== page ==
MORE than 150 people attended WORK180’s SuperDaughter Day event in Hobart, with primary school aged girls learning about vital STEM skills for the future.
SuperDaughter Day was established in 2016 to get girls aged from five to 12 excited in science, technology, engineering and mathematics (STEM) through fun and engaging activities.
“Gender stereotypes are formed as young as five and girls may think STEM is mostly for boys, so it’s crucial that we do something before then so by the time they reach high school they’re still interested in these roles,” WORK180 co-founder and chief executive officer Valeria Ignatieva said.
Over four years, the event has grown from 120 people in Brisbane to include 3000 girls and parents spanning across Australia and other parts of the world.
The program consists of girls participating in a series of workshops with their parents where they dress up as superheroes, play with robotics and build bridges among many other interactive science and technology-related experiences.
Ms Ignatieva said there had been a positive result to the program, with 94 per cent of parents saying their daughters had an increased interest in STEM after the SuperDaughter Day.
“It’s encouraging them to ask questions in a safe environment and to put their hand up for STEM subjects at school, and we’re really seeing a massive difference,” she said.
“The little girls are coming back year after year, and they say things like, this is the best event I’ve ever been to, and, I can’t wait to bring my sister along.”
Ms Ignatieva said it was important for parents to get involved in the event, as it would encourage their daughter’s participation in STEM activities.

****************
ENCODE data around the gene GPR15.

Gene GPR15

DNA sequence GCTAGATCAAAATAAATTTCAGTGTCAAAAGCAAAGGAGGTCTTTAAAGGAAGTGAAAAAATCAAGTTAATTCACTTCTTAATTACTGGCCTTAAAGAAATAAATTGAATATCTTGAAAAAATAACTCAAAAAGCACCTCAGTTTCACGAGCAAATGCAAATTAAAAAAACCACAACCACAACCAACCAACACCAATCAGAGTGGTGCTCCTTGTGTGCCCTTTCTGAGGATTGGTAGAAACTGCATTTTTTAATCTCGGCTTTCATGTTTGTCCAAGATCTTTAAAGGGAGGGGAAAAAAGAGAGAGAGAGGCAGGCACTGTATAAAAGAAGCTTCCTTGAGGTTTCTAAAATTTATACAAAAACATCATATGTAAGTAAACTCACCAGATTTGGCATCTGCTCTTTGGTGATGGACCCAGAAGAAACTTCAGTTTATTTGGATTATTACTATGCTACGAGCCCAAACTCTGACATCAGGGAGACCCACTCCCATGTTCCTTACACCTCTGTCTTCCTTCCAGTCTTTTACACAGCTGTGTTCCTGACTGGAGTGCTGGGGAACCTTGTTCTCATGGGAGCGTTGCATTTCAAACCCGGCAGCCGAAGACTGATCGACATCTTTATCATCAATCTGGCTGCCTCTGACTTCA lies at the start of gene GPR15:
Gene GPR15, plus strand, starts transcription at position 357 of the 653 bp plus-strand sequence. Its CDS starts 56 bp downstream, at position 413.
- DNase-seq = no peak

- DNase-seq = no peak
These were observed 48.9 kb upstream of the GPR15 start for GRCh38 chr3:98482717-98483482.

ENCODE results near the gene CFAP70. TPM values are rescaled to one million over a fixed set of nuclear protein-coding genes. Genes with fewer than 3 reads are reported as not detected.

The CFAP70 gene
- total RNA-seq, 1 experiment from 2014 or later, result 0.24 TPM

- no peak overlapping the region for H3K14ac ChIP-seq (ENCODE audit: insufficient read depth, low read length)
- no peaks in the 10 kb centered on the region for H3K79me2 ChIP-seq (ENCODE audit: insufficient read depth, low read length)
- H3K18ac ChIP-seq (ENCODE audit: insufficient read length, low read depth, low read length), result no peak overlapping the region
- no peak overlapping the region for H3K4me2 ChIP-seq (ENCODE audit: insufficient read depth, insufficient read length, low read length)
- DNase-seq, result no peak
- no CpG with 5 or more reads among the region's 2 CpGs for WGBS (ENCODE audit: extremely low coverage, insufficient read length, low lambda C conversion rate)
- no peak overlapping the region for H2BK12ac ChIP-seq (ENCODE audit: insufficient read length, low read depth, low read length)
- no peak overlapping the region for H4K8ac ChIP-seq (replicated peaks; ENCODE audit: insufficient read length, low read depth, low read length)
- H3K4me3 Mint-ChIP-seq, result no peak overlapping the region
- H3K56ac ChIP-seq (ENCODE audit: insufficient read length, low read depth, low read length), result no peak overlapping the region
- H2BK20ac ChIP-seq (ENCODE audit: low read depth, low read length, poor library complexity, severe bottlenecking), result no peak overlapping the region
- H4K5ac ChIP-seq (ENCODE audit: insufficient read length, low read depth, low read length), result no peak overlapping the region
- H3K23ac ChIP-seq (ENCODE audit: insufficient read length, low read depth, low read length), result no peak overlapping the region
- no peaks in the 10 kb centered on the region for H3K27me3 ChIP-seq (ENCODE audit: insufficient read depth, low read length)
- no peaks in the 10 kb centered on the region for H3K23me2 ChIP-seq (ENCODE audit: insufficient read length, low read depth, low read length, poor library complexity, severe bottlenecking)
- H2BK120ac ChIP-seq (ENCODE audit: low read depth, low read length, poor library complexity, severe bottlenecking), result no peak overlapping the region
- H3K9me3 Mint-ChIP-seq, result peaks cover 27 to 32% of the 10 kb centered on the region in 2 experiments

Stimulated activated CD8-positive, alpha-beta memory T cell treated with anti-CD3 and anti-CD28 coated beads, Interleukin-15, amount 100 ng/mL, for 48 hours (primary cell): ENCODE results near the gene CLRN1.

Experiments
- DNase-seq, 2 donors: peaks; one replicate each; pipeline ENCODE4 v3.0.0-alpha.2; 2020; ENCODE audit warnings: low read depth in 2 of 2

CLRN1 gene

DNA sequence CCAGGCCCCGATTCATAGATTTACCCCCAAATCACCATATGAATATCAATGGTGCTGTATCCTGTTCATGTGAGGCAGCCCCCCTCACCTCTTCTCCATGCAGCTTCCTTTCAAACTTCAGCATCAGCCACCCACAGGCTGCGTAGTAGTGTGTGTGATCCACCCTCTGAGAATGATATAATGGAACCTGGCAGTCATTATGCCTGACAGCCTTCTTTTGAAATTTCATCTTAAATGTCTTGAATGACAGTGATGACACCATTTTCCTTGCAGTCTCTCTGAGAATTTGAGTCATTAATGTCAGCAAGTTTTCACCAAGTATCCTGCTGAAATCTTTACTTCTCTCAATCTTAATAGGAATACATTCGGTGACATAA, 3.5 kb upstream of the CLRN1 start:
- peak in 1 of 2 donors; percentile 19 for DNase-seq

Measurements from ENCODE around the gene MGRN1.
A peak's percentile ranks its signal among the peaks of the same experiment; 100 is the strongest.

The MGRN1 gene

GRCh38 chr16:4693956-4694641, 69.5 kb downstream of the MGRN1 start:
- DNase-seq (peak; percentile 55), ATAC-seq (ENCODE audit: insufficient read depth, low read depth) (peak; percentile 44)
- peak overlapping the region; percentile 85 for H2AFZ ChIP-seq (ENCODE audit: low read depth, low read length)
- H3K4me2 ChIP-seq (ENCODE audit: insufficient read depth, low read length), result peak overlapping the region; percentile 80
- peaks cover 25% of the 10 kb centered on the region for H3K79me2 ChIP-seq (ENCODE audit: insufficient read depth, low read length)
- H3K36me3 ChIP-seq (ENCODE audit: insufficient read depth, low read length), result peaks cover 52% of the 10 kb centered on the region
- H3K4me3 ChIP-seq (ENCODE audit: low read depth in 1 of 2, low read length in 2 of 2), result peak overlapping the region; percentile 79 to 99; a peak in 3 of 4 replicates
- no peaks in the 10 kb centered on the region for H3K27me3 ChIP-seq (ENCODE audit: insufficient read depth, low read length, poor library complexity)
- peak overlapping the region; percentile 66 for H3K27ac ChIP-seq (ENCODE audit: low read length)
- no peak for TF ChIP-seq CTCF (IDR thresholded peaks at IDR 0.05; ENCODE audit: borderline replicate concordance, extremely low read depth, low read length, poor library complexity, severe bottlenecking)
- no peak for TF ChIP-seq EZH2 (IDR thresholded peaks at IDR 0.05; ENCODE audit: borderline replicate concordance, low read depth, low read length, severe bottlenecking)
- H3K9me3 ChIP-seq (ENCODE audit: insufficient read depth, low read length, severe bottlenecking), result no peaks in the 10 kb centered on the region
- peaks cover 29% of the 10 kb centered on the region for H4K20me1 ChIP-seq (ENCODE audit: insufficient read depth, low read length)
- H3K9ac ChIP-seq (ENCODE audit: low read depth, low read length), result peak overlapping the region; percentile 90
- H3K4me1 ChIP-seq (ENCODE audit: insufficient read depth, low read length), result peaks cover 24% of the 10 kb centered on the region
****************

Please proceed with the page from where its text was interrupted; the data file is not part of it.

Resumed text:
“We need parents to play a big part so they can rally the schools to provide more STEM activities and keep up their interest throughout the later years,” she said.
Eleven-year-old Layla Lukianenko was one of the participants at SuperDaughter Day in Hobart and said she was excited to attend the event next year.
“I love science because I want to be a veterinarian, and you need to understand science for that,” she said.
“I learnt how to make a piano with bananas – it was so funny how electricity was running through the banana so we could play notes.”
Layla’s father and LiveTiles product marketing manager Chris Lukianenko said SuperDaughter Day opened up a number of pathways for young girls.
“Anything that can help our daughters learn a new range of skills is great, and especially in the STEM space because sometimes girls don’t get the opportunities boys get,” he said.
“It’s really great to see that girls are being given as shot and they can learn about the fantastic world of STEM.”
Caption: Participants at the 2019 Hobart SuperDaughter Day learnt vital STEM skills for the future through various fun and exciting activities.